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CREATING THE COLLECTION—Treasures&Stories from the Ashbery Resource Center

Join The Flow Chart Foundation for a very special panel discussion on the occasion of CREATING THE COLLECTION—Treasures and Stories from the Ashbery Resource Center, and exhibition of rare books, art, ephemera, and objects of poet/translator/playwright/artist/art-writer John Ashbery. Ashbery Estate Executor and bibliographer David Kermani and poets (and close Ashbery friends) Dara Barrois/Dixon and Eugene Richie will discuss items in the exhibet, how it came to be, and share memories of this most influential poet, art-writer, translator, playwright, and artist. The discussion will be moderated by Ashbery Resource Center Archivist Nina Boutsikaris.


When David Kermani met John Ashbery, his future husband, on June 15th of 1970, Ashbery had published only five of his more than two dozen poetry collections, including Some Trees (for which he’d won the 1955 Yale Series of Younger Poets prize), and had worked in Paris as an art critic for nearly a decade. But he was still a few years away from earning the “triple crown” of Pulitzer Prize, National Book Award, and National Book Critics Award (for Self-Portrait in a Convex Mirror) that helped solidify his status as the most influential American poet of his time.

According to a 2005 New Yorker profile, Kermani wasn’t particularly interested in poetry at first, but one day, when he was helping to update Ashbery’s bio, he started digging into his papers, “and the more he rooted the more engrossed he became. He decided that the art writing, which Ashbery viewed as strictly work for hire, was actually a key to understanding the poetry, because although Ashbery notoriously refused to discuss his poems, many of the things he said about other people’s work could be applied to his own. Kermani concluded that if only people could see the same connections that he did they would understand the poetry better: what was needed was a bibliography.” So he created one.

When it was published in 1976, Kermani’s John Ashbery: A Comprehensive Bibliography (including his art criticism, and with selected notes from unpublished materials) “listed everything that Ashbery had ever written, down to the smallest introduction or pamphlet; all his published remarks; his translations; recordings of him reading his poetry; his few appearances on film; settings of his poetry to music; portraits painted of him; art works that incorporated his poems; a citation in Webster’s; and mentions of him in poems by other people.” In the process, Kermani, who was once Director of New York’s Tibor de Nagy Gallery, even earned a degree in library science from Columbia University.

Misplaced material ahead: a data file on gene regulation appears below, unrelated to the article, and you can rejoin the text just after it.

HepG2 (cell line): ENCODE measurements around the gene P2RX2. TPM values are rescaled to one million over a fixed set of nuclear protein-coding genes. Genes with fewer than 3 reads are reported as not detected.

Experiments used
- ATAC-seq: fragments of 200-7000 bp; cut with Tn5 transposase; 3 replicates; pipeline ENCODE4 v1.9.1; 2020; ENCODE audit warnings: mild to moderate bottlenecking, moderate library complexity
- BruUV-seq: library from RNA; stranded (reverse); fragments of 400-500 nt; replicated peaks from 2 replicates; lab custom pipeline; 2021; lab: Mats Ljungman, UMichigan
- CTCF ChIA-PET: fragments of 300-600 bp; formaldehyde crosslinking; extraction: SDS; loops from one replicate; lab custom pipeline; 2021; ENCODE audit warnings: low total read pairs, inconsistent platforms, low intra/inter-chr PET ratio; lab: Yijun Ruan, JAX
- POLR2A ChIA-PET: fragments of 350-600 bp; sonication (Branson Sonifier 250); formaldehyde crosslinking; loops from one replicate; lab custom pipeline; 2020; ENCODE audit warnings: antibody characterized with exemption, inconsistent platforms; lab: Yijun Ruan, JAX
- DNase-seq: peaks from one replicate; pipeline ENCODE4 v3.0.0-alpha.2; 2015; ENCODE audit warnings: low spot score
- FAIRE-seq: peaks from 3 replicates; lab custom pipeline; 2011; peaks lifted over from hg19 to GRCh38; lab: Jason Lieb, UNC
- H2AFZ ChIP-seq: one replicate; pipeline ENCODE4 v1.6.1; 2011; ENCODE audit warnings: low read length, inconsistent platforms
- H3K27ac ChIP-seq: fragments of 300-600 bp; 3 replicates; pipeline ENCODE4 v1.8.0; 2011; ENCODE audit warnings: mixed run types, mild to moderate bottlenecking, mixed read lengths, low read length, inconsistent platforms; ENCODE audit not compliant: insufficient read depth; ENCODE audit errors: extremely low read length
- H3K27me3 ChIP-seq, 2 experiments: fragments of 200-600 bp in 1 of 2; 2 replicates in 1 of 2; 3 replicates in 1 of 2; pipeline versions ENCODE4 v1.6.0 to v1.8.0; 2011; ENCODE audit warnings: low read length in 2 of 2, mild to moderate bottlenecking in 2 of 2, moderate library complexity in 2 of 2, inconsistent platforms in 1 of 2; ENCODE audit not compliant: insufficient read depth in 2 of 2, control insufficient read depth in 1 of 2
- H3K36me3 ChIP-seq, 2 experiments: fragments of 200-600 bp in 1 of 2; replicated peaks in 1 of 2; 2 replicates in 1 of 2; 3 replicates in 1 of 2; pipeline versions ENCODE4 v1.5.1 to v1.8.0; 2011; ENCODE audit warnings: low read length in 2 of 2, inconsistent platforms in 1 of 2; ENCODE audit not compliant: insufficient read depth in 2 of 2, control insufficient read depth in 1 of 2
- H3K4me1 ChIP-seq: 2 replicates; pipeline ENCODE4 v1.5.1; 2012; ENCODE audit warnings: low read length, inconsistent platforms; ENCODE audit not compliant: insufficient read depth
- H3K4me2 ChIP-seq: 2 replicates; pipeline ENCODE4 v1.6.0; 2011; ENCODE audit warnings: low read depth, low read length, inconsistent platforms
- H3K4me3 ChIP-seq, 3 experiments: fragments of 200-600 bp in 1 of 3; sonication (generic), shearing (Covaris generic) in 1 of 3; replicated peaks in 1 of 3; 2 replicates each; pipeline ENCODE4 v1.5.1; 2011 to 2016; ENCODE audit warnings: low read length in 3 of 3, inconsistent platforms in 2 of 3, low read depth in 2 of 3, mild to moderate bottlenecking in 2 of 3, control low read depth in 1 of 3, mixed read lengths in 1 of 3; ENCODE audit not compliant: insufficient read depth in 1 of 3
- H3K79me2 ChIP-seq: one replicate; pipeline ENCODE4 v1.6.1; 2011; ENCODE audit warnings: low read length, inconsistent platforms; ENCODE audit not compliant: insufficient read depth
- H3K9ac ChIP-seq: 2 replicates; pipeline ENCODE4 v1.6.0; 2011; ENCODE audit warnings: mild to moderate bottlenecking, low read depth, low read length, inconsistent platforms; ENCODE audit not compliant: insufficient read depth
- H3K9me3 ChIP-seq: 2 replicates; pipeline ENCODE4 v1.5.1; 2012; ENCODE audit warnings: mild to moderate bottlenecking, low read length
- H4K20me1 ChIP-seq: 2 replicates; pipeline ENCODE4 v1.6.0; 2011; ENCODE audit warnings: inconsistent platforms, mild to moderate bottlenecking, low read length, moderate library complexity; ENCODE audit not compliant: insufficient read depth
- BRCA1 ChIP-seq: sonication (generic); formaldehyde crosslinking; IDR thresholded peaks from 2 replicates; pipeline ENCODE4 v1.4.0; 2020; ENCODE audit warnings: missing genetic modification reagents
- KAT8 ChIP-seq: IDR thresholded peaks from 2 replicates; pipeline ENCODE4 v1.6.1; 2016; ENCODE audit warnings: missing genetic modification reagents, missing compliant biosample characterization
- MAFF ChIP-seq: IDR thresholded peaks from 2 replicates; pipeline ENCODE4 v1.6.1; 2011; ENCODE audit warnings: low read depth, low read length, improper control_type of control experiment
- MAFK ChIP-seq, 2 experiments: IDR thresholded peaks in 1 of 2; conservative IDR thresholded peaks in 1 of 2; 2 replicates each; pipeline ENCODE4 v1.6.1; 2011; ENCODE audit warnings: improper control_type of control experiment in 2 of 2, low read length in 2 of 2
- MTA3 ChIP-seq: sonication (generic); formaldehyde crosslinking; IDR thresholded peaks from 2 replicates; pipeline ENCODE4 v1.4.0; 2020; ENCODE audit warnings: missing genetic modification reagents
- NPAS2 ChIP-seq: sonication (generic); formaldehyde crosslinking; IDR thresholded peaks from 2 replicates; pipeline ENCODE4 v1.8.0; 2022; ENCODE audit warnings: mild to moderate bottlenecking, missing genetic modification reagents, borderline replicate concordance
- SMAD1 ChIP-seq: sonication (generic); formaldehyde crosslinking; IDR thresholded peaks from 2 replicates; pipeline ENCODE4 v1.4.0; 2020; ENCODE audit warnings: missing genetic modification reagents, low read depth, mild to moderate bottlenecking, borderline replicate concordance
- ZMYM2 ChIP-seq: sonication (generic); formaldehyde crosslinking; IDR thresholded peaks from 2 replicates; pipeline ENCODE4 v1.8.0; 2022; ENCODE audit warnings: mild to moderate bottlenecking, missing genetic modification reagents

This remarkable volume became the foundation for The Ashbery Resource Center (ARC), The Flow Chart Foundation’s physical library, archival repository, and online catalog, which has functioned since 1998 as a reference hub for all things Ashbery. Today, the ARC’s dynamic collection contains not only books and rare publications, but also music recordings that Ashbery listened to while he wrote, numerous pieces of visual art, beloved objects he surrounded himself with (many well-documented in “John Ashbery’s Nest,” a digital project at Yale led by Ashbery biographer Karin Roffman), and a variety of personal ephemera. The importance of the items with which Ashbery adorned his habitat cannot be overstated—as scholar Paul Norris recently wrote, Ashbery was a “domestic poet,”whose work recognized “that the home contains and organizes a plurality of objects, but also a plurality of thoughts, experiences, and social roles.”

As the ARC works to evolve into a welcoming study space and special collections repository—capable of offering rich opportunities for discovery, research, and creativity—The Flow Chart Foundation is sharing a few treasures that represent the scope and breadth of its resources and connections to its bibliographic beginnings. This exhibition showcases a tiny sampling of the ARC’s holdings; anyone interested in deeper exploration of the collections may make an appointment to visit the ARC.

Highlights of the exhibition include:

Rare ephemera and archival materials

Unique collaborative works

An unpublished film script

Ashbery’s collage materials and original artwork

The exhibition is curated by Ashbery Resource Center Archivist Nina Boutsikaris and Flow Chart Executive Director Jeffrey Lependorf.


May 11 2024


3:00 pm - 4:00 pm


The Flow Chart Space
The Flow Chart Space
348 Warren Street, Hudson, NY 12534
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